Is Carvana Lost On Its Long-Term Destination?

Shares drop 37% on the day as revenue continues to dwindle, losses widen, and Q4 outlook spells further decline

Carvana (NYSE: CVNA) has reported its Q3 2022 financials, topped by a quarterly revenue of US$3.39 billion, a fall from both Q2 2022’s US$3.88 billion and Q3 2021’s US$3.48 billion.

“In the third quarter, we made some of the most significant operational progress we have ever made as a company. Unfortunately, the increasingly challenging environment presented headwinds that inhibited that progress, allowing only a portion to show in our financial results,” the company wrote in its shareholders’ letter.

Following the earnings release, the firm’s shares opened to as much as 37% drop on the day. Year-to-date, the company has lost 96% of its valuation.

The company has long maintained the historical format built around its three objectives: grow retail units and revenue, increase total gross profit per unit (GPU), and demonstrate operating leverage.

Blaming the headwinds of the changing macroenvironment background, the company is seeing declines on its topline–contrary to its first objective. Aside from the revenue decline, the firm also saw the sharpest sequential drop on record for its retail units sold this quarter, ending at 102,570 units from last quarter’s 117,564 units. It is also a decline from last year’s 111,949 units.

“Retail unit volume in Q3 was impacted by a variety of internal and external factors, including industry-wide used vehicle prices, interest rates, other macroeconomic forces, and our own actions to drive profitability, including passing benchmark interests through to origination rates, reducing advertising, and lowering inventory size,” the firm explained in the letter.

On its second objective, total GPU for the quarter came in at US$3,500, an improvement from US$3,368 in the previous quarter, but still a decline from US$4,672 in the previous year. The sequential increase is being attributed to the US$2.2 billion acquisition of the auction business of ADESA, Inc.

Further on its financials, the firm notched 10.6% gross margins for the quarter, marginally unchanged from last quarter’s 10.2% but a drop from last year’s 15.0%.

On demonstrating operating leverage, the firm discussed in length how it was able to reduce quarter-on-quarter US$90 million in selling, general and administrative expenses. The reductions, the company said, “were broad-based, including in payroll, advertising, logistics, and other SG&A expense” and “were primarily driven by our cost savings initiatives across all areas of the business.”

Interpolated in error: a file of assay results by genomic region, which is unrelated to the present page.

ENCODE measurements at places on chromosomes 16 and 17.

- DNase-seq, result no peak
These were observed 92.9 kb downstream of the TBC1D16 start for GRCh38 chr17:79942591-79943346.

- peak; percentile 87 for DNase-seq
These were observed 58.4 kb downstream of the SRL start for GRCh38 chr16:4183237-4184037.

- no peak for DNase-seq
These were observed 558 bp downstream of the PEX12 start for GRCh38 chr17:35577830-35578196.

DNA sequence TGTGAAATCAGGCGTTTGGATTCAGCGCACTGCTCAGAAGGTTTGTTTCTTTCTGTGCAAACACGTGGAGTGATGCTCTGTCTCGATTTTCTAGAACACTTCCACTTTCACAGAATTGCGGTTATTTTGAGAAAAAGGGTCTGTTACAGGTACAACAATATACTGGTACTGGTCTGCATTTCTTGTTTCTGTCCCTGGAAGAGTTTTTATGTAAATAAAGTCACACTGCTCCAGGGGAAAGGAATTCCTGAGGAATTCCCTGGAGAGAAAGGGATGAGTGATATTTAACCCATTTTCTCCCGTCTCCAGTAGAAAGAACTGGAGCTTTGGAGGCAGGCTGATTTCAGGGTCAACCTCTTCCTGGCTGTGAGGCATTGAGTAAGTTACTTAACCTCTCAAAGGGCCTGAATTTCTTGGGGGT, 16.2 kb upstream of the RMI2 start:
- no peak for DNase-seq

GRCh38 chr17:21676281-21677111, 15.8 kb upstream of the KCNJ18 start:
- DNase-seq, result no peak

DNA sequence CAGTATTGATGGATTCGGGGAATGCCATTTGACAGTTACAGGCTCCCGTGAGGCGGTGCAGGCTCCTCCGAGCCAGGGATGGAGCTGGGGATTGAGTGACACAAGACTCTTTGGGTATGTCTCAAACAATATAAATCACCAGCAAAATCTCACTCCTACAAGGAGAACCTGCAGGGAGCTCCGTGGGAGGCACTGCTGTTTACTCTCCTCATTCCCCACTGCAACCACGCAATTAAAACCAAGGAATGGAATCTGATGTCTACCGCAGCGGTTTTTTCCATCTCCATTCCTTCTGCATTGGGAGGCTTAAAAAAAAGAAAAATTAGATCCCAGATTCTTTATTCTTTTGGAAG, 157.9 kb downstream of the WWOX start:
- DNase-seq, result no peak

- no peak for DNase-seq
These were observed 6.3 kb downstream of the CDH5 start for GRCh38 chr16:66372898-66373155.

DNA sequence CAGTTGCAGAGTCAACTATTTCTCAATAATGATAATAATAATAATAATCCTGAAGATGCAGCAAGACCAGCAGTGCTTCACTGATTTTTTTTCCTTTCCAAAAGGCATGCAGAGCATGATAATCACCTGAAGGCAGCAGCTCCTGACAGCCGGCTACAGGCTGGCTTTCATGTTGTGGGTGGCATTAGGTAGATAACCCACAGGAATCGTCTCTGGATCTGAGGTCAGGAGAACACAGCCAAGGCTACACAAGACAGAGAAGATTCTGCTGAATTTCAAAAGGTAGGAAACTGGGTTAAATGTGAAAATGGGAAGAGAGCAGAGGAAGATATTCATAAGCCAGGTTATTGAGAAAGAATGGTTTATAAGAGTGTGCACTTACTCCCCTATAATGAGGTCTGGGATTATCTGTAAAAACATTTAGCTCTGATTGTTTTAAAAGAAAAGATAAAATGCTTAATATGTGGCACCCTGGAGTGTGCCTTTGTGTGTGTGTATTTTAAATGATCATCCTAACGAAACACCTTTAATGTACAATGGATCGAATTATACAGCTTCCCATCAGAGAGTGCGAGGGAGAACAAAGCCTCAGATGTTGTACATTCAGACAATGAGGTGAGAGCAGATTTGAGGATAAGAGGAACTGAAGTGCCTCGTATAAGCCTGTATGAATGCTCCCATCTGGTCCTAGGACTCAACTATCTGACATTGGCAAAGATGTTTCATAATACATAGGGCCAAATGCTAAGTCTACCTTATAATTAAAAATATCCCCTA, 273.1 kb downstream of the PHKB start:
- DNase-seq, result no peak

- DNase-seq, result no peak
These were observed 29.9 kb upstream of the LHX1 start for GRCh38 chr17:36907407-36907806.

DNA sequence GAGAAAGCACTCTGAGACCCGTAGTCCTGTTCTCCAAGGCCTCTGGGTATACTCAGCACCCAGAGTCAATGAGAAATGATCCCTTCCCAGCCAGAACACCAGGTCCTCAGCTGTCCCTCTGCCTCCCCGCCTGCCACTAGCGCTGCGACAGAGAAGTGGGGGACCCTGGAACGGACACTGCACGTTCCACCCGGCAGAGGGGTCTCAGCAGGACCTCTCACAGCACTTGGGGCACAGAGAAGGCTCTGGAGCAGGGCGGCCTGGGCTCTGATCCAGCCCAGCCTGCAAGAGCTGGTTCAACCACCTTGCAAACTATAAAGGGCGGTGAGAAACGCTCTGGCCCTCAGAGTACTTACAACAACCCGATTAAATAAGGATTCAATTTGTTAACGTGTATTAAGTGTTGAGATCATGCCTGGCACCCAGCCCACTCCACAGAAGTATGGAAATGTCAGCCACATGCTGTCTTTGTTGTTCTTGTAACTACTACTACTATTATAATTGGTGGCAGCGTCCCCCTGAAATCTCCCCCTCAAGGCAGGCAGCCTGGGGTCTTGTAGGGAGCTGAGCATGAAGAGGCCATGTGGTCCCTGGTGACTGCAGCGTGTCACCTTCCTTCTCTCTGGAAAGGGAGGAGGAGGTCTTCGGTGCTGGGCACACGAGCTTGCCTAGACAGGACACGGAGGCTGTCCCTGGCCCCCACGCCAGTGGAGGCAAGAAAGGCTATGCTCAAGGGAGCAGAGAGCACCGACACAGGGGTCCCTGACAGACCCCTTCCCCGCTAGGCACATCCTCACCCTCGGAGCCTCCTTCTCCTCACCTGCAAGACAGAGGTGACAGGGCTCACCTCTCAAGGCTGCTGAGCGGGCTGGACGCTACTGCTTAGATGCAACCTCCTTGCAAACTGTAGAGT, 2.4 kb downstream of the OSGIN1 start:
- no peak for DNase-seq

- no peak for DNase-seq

But given the revenue decline, the trimmed expenses weren’t enough to prevent a wider net loss. The firm saw a redder bottomline for the quarter, notching US$508 million net loss compared to last quarter’s US$439 million net loss and last year’s US$68 million net loss. This translates to US$2.67 loss per share.

Calibrating for financial items, adjusted EBITDA came in at a loss of US$200 million vis-a-vis the loss of US$239 million in the previous quarter and the gain of US$9 million in the year-ago period.

Net loss margin essentially widened to -15.0% from last quarter’s -11.3% while adjusted EBITDA margin slightly improved to -5.9% from last quarter’s -6.2%

For the first nine months of the year, the firm has recorded a net loss of US$1.45 billion against US$10.77 billion in revenue.

The long-term goal

“While the current environment has drawn our focus to the near-term, the long-term remains extremely exciting,” the company said in its statement. “Like other companies we admire in history, our goal is to be made better by the challenges we face. On the other side of this period, we plan to be a better company as a result of having gone through it.”

READ: Fast And Furious: Carvana’s Growth Is Paved With Missing Car Titles And Customer Complaints

The company has set long-term financial goals with an indeterminate timeline. Based on its Q3 2022 results, much of its targets–especially the margins–are far from achieving the set objectives, as observed with the trajectory posited by the past two quarters.

However, the company clarified that “given the current industry, economy, and market environment, [it has shifted its] priorities to lowering expenses and driving positive free cash flow.”

As the firm has communicated before, its expects “a sequential reduction in retail units sold and total GPU” in Q4 2022, attributing the grim outlook to “reduced used vehicle industry demand, increasing benchmark interest rates, higher used vehicle depreciation rates, and our profitability initiatives flow through.”

The company is also not providing an outlook for 2023 “in light of current industry and macroeconomic conditions.”

Carvana closed Friday’s session at $8.76, down 39% on the day.

Information for this briefing was found via The Denver Channel and Seeking Alpha. The author has no securities or affiliations related to this organization. Not a recommendation to buy or sell. Always do additional research and consult a professional before purchasing a security. The author holds no licenses.

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